International Students—are students who are studying in a country other than their country of origin. This implies that the student is faced with a number of difficulties, often including the necessity of studying and interacting socially and academically in a second language, as well as facing differences in social and academic mores, customs, and expectations. In this study, international students are those from countries other than China, pursuing degrees at a university in China.

School attendance is attendance at any regular accredited educational institution or programme, public or private, for organized learning at any level of education at the time of the census or, if the census is taken during the vacation period at the end of the school year, during the last school year (OCDE, 2001).

5.3. A Theoretical Review

The relationship between carrying out working activities during graduation and academic/labour market outcomes has been widely explored by the literature. From a theoretical point of view, there are some benchmarks theories that are related to this issue. In terms of labour market outcomes, human capital theories predict a positive relationship between working while studying and future labour market outcomes, since students’ employment increases general and specific human capital through the acquisition of relevant work experience, practical life skills and knowledge (Becker, 1964), which can translate into additional returns on the labour market. According to the Signalling Theory (Spence, 1973), students’ work experience can be seen as a strong signal of work motivation, due to the effort of combining work and study.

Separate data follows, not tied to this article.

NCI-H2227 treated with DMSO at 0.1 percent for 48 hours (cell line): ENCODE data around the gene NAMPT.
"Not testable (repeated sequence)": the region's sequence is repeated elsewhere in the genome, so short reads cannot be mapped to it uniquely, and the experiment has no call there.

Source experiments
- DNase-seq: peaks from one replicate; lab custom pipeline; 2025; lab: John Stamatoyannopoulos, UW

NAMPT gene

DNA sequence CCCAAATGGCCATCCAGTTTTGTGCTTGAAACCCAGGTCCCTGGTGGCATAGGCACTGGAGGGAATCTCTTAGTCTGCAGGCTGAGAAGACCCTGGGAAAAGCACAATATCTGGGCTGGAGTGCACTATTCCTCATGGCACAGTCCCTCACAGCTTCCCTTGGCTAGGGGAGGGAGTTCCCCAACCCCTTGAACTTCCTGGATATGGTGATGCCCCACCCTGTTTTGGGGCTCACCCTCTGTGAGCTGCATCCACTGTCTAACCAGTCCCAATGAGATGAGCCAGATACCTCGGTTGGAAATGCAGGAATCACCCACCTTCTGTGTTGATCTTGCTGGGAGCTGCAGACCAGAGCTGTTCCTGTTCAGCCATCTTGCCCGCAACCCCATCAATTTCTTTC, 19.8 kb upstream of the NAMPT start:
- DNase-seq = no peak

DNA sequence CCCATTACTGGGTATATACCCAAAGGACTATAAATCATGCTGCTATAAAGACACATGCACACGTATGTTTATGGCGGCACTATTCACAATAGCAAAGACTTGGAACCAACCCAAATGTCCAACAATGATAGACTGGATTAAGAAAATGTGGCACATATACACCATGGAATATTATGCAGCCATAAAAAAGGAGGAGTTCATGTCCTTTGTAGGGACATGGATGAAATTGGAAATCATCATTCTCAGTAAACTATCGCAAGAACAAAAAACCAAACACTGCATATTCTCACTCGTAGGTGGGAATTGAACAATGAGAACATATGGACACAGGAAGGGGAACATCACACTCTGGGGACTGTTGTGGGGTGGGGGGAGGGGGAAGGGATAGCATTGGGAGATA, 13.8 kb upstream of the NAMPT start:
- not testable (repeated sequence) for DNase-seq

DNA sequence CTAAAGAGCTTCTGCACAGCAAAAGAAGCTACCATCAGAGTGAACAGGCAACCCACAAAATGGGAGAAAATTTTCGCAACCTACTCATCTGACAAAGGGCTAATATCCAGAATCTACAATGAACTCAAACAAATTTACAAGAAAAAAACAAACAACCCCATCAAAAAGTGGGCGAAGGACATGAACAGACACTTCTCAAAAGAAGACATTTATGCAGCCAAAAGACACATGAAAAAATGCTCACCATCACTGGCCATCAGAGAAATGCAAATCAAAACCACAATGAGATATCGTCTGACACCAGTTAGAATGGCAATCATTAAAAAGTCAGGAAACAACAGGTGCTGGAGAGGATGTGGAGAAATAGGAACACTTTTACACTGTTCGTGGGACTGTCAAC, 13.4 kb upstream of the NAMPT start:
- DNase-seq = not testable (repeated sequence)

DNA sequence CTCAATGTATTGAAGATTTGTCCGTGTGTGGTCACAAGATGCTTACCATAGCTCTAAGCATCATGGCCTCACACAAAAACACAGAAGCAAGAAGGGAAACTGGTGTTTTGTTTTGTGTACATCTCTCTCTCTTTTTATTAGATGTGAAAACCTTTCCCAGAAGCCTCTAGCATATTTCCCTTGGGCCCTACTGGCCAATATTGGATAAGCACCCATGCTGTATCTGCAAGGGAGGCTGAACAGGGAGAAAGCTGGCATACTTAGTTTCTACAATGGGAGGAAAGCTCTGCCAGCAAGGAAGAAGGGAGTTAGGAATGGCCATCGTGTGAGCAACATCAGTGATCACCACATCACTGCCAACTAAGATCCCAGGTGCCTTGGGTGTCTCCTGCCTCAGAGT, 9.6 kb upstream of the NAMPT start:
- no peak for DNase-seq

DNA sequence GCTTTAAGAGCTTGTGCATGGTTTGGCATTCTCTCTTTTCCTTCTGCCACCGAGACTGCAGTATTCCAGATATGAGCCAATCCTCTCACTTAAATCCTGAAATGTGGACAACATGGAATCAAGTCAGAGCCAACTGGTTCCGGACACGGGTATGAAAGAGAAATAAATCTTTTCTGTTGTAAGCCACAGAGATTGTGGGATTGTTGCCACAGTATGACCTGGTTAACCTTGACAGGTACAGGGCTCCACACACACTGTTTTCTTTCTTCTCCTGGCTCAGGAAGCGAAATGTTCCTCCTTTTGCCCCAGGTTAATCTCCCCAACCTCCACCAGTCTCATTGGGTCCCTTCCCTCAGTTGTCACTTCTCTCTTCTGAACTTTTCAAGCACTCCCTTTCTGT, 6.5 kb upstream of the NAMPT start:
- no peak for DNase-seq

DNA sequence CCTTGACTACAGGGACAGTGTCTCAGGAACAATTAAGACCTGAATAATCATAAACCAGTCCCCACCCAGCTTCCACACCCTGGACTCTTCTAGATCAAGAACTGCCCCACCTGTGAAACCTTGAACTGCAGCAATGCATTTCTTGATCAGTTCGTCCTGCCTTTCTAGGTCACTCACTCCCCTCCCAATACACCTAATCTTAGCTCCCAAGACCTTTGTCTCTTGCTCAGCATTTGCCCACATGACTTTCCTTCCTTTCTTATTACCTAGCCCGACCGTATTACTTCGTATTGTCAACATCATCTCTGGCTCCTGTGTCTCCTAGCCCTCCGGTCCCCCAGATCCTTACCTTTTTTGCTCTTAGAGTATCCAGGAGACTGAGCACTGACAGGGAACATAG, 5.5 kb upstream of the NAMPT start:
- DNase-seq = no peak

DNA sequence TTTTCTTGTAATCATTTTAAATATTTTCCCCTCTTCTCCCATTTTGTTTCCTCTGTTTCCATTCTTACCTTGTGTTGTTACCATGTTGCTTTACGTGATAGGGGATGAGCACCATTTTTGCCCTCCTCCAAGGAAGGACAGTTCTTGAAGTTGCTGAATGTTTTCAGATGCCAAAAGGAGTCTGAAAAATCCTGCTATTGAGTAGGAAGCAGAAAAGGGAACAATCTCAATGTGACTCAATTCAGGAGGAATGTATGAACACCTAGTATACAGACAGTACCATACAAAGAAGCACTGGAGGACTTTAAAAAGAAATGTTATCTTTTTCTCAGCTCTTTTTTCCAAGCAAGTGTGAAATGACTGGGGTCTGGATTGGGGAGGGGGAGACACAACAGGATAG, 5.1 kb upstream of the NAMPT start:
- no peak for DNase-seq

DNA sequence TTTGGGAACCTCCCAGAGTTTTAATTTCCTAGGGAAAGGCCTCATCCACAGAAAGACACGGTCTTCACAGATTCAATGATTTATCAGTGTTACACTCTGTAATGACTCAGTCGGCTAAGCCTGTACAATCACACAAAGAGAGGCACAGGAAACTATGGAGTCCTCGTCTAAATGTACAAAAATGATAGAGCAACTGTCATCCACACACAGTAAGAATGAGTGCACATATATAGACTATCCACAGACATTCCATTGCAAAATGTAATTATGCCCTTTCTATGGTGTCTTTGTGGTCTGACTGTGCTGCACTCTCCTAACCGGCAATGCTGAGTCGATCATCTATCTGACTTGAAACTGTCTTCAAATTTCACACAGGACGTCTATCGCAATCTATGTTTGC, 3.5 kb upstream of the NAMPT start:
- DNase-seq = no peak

Social Network Theory (Granovetter, 1973) and Social Capital Theory (Coleman, 1988) predict students’ better employment outcomes at career entry due to the linkages students are able to generate while working.

Further, Screening theories stress a positive relationship between students’ employment and labour market outcomes since there is an increase in the chance to be employed by the same employer due to on-the-job screening (Stiglitz, 1975). Nonetheless, the same work experience can be seen as a signal of students’ liquidity constraint, especially when the performed work is not related to the field of education, which might negatively affect later students’ employability (Arrow’s, 1973, Statistical Discrimination theory).